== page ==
Historical Snapshot

In 1943, Avro began improving the Lancaster four-engine bomber for operations in the Pacific Theater by extending the range, and adding more powerful engines and more defensive armament. The modifications were so extensive that the design became a new airplane called the Lincoln. The first Royal Air Force (RAF) Lincoln B Mk I flew on June 9, 1944, and operational squadrons were preparing to join the war against Japan when World War II ended. The Lincoln was the last piston-engine bomber flown by the RAF.

Also in 1943, plans were underway in Australia for the Beaufort Division of the Department of Aircraft Production (DAP) to build the Lancaster Mk III, but a plane with greater range was needed for operations in the Pacific, so the Lincoln B Mk 30 was chosen instead. As the war ended, DAP became Government Aircraft Factories (GAF) and the Australian government placed an order for 85 Lincolns. The first five Lincolns were constructed from British-supplied components, and A73-1 made its first flight on Mar. 17, 1946. The first Australian-built Lincoln, A73-6, was delivered in November 1946. The Lincolns became operational with Nos. 1, 2 and 6 Squadrons of No. 82 Wing, and a fourth squadron, No. 10, was added on Mar. 17, 1949, as a general reconnaissance squadron.

The Lincoln Mk 30 originally had four Merlin 85 engines, though later models were equipped with Merlin 102s and designated Mk 30A. Eighteen Lincolns, designated MR31, were modified with a 6-foot, 6-inch extension to the forward fuselage to house radar equipment and operators. This version — nicknamed the “long-nose Lincoln” — was delivered to No. 10 Squadron for maritime reconnaissance and anti-submarine missions. GAF delivered the last of 73 Lincolns built, A73-73, on Sept. 23, 1953.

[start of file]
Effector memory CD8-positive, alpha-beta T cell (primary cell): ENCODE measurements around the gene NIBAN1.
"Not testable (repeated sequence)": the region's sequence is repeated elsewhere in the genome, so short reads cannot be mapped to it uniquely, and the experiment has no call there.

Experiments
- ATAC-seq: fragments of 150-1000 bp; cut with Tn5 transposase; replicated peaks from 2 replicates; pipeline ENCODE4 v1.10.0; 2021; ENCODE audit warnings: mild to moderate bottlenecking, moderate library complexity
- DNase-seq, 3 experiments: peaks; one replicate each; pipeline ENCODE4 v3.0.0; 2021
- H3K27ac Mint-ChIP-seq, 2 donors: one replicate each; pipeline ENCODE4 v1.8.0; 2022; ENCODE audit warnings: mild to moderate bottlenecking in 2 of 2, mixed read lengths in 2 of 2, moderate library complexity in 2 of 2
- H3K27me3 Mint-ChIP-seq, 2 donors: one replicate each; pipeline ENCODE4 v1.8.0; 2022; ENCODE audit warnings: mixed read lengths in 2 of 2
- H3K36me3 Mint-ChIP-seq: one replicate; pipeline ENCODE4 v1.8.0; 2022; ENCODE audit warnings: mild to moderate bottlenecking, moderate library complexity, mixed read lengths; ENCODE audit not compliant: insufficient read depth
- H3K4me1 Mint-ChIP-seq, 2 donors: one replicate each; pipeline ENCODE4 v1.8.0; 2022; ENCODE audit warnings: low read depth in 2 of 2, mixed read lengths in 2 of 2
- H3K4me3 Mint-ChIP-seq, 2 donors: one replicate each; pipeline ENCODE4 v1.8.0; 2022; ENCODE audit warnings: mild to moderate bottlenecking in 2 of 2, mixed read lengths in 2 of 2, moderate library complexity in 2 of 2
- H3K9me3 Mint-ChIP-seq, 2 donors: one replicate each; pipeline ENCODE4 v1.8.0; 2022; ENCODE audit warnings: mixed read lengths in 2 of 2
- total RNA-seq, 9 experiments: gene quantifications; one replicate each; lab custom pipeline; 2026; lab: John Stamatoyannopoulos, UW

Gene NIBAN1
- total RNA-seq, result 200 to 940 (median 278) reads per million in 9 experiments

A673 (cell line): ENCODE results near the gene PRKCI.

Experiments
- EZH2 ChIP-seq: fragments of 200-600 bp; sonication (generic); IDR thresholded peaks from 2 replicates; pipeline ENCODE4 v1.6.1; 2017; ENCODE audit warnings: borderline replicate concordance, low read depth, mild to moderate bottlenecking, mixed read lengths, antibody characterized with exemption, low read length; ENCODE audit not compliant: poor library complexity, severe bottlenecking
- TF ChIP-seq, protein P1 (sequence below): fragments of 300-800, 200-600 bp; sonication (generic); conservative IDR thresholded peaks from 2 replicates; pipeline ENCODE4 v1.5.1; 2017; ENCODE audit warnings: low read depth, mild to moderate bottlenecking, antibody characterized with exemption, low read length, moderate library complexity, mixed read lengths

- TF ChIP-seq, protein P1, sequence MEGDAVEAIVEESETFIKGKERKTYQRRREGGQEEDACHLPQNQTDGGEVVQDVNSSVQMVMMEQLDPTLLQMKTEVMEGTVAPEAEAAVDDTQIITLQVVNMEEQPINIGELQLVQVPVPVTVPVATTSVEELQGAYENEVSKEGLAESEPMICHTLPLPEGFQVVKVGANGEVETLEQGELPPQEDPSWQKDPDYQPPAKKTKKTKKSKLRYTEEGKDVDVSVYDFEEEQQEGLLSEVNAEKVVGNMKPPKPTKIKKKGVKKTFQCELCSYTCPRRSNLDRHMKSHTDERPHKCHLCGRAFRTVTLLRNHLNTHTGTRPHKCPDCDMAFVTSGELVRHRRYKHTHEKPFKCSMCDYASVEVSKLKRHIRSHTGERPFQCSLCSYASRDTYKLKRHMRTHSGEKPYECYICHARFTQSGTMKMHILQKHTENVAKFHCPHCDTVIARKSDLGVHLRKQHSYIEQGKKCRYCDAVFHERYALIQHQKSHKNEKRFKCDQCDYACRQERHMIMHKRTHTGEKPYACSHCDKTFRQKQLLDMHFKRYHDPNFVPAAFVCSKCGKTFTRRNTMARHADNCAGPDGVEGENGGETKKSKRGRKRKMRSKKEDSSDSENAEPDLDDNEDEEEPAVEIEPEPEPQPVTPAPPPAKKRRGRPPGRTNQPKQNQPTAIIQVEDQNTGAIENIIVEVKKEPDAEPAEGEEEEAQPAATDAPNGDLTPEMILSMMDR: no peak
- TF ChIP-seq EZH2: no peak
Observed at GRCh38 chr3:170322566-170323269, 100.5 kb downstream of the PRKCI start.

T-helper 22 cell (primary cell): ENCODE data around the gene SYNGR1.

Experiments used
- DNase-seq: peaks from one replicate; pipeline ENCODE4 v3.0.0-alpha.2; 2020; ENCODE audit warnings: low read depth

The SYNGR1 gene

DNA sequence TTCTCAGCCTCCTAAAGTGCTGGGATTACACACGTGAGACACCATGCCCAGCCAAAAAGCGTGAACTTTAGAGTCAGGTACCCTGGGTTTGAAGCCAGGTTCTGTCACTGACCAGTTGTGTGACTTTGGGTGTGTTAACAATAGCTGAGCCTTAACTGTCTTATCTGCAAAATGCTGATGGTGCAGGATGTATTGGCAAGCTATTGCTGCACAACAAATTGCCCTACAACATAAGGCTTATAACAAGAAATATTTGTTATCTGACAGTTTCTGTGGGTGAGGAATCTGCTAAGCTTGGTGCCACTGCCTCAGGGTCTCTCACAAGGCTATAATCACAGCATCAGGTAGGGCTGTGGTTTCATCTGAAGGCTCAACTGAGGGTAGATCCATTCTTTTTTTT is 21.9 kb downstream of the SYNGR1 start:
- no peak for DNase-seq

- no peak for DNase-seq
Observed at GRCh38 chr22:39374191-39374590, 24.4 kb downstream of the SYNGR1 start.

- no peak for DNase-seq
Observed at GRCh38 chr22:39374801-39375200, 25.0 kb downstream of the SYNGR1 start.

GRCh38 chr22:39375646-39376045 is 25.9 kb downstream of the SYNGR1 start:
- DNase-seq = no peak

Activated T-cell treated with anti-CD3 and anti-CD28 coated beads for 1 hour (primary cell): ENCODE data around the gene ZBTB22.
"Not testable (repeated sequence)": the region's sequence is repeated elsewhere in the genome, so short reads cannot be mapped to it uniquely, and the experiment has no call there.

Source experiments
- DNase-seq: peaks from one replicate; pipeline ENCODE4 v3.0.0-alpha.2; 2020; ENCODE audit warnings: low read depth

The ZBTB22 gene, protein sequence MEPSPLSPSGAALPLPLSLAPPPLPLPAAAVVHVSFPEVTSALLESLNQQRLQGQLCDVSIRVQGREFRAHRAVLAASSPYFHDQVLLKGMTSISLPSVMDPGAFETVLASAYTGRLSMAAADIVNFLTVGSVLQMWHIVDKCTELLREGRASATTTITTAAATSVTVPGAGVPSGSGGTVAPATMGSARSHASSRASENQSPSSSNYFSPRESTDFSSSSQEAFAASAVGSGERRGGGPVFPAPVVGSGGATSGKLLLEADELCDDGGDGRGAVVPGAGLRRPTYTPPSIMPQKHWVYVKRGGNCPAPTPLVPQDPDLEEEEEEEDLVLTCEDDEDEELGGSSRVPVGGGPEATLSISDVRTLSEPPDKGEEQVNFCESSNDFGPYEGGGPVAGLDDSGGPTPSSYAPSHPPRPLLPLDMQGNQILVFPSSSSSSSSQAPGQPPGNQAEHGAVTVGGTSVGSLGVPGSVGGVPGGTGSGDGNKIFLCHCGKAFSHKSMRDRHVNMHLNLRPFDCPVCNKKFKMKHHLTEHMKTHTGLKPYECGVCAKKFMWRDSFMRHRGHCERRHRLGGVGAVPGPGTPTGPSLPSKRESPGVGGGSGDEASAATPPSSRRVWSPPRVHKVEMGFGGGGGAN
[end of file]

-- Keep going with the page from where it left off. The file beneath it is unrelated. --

Lincoln bombers saw combat with No. 1 Squadron in Malaya. This squadron arrived in Singapore on July 17, 1950, and remained there for eight years, during which time more than 3,000 sorties were carried out against the Communists. No. 10 Squadron continued to operate Lincoln MR31s until the last flight was made by A73-65 in June 1961. The Lincoln holds the distinction of being the largest aircraft to be built in Australia.

A73 Lincoln B Mk 30, Mk 30A MR31 long-range bomber




Technical Specifications

Power plant Four 1,750-horsepower Rolls Royce Merlin 85 engines
Span 36.57 meters (120 feet)
Length 23.86 meters (78 feet, 3.5 inches)
Height 5.26 meters (17 feet, 3.5 inches)
Empty weight 19,686 kilograms (43,400 pounds)
Loaded weight 34,019 kilograms (75,000 pounds)
Maximum speed 499 kph (310 mph)
Range 6,900 kilometers (4,287 miles)
Service ceiling 8,534 meters (28,000 feet)
Armament Twin 0.50 guns in each of nose and tail turret; twin 20 mm guns in dorsal turret; maximum bomb load 6,350 kilograms (14,000 pounds)